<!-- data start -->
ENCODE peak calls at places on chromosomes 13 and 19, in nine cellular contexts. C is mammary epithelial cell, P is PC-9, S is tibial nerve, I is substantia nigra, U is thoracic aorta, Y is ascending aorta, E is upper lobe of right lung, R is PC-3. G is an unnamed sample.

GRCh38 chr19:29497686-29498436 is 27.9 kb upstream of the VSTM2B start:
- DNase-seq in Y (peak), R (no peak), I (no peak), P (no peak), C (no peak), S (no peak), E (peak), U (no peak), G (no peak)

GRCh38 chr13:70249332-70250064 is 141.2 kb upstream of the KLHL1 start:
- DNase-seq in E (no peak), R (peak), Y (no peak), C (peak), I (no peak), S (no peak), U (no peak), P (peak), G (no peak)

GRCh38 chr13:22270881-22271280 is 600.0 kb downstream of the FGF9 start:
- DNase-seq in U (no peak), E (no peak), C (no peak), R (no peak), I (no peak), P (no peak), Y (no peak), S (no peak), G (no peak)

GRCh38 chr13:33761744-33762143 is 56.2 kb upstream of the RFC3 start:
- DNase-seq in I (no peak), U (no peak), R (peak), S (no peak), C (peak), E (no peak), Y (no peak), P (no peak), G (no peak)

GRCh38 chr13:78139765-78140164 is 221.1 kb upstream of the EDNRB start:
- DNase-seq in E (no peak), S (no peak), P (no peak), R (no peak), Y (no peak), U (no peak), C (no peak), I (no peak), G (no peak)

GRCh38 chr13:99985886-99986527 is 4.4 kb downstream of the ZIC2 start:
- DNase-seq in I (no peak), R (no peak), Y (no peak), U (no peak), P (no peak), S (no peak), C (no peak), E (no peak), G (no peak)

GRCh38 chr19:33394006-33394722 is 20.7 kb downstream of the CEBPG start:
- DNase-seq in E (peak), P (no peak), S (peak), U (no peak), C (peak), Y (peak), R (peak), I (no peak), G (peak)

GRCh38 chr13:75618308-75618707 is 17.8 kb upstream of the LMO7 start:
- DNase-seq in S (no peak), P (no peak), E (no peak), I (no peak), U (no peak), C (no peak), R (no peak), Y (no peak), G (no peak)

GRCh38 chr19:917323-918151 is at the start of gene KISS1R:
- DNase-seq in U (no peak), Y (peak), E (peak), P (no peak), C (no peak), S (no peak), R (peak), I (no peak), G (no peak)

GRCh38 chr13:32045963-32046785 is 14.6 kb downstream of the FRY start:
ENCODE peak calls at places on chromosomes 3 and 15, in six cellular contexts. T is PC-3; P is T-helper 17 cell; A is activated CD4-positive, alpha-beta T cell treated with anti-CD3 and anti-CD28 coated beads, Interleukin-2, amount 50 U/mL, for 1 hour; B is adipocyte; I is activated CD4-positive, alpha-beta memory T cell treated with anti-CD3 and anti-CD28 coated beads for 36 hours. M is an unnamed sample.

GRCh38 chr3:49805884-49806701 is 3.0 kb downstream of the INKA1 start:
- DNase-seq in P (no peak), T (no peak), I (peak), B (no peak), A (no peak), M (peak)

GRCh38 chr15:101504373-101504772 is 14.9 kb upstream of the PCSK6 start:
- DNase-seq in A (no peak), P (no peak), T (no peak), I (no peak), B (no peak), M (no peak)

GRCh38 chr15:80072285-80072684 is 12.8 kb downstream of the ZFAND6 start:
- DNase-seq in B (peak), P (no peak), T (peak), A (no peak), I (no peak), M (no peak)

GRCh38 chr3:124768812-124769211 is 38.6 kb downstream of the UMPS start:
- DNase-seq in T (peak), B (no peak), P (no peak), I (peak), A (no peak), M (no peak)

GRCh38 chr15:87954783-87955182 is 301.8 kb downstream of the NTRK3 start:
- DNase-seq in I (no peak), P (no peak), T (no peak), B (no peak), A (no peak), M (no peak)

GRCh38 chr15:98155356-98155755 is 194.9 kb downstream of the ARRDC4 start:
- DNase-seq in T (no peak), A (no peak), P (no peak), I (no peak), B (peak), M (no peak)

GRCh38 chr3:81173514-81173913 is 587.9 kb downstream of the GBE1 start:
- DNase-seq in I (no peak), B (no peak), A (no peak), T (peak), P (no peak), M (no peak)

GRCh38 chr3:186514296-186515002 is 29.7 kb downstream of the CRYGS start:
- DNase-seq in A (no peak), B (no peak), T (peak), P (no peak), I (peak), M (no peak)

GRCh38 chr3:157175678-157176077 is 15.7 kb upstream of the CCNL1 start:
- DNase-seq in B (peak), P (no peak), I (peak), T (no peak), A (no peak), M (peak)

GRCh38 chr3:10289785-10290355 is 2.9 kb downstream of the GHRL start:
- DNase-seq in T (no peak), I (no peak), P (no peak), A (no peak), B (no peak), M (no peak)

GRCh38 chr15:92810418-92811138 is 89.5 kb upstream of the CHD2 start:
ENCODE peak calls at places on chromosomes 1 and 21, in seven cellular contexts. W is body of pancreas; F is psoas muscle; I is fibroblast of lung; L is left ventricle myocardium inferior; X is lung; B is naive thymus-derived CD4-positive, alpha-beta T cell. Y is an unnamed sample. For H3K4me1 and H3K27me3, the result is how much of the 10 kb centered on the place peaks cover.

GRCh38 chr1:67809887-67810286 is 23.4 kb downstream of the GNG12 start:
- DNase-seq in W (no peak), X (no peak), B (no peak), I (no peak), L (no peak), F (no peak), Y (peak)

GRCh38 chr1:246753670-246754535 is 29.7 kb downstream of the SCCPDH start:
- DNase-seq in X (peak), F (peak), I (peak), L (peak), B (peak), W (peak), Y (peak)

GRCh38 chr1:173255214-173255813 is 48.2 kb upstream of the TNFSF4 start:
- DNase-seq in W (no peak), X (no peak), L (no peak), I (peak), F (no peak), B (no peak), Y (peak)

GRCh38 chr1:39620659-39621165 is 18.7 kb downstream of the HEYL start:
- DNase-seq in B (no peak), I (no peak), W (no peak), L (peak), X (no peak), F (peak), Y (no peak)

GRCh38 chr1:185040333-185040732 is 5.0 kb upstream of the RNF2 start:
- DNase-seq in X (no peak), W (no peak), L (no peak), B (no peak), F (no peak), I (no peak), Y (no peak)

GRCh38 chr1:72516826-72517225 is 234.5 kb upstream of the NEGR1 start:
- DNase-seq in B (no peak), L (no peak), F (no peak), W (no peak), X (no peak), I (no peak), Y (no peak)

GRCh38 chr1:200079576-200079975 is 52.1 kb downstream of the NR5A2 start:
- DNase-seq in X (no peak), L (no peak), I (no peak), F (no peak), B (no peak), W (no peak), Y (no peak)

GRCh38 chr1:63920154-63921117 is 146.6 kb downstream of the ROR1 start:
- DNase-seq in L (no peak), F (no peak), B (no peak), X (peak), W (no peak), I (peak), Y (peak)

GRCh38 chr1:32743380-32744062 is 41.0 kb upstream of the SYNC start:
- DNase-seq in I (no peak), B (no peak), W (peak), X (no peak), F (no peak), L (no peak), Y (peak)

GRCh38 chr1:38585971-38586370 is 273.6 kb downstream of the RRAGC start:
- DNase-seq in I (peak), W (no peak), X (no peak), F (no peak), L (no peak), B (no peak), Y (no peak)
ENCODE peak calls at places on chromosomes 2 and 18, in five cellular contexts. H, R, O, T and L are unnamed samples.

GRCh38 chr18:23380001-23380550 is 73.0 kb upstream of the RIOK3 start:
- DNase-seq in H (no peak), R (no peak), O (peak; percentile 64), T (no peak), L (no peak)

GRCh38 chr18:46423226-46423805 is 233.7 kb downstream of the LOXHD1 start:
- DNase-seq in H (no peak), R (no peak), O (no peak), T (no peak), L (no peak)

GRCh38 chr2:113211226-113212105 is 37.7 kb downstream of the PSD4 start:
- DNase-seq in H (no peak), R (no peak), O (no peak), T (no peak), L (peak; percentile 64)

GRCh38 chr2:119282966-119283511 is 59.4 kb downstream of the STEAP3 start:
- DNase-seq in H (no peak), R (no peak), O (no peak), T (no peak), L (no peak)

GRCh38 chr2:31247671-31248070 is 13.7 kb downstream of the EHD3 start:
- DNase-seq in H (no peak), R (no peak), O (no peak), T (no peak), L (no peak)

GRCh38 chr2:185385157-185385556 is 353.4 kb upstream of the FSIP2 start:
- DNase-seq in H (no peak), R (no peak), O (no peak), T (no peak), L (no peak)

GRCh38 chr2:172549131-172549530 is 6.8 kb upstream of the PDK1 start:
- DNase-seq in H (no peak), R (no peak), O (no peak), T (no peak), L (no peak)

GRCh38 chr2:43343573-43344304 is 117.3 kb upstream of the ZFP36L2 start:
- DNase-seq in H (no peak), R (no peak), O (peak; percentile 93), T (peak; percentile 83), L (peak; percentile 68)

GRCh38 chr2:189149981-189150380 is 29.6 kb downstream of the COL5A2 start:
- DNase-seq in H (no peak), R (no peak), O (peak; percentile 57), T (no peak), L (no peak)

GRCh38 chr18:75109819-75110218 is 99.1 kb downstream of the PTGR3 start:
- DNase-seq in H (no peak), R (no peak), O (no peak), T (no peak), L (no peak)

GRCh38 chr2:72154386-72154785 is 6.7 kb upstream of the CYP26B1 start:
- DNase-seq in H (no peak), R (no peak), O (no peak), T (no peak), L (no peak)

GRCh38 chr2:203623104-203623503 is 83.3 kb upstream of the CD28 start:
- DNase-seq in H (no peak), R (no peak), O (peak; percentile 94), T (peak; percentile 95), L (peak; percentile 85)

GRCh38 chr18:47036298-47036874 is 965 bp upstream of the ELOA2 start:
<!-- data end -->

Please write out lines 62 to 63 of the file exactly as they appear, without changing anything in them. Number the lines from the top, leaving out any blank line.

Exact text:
GRCh38 chr1:38585971-38586370 is 273.6 kb downstream of the RRAGC start:
- DNase-seq in I (peak), W (no peak), X (no peak), F (no peak), L (no peak), B (no peak), Y (no peak)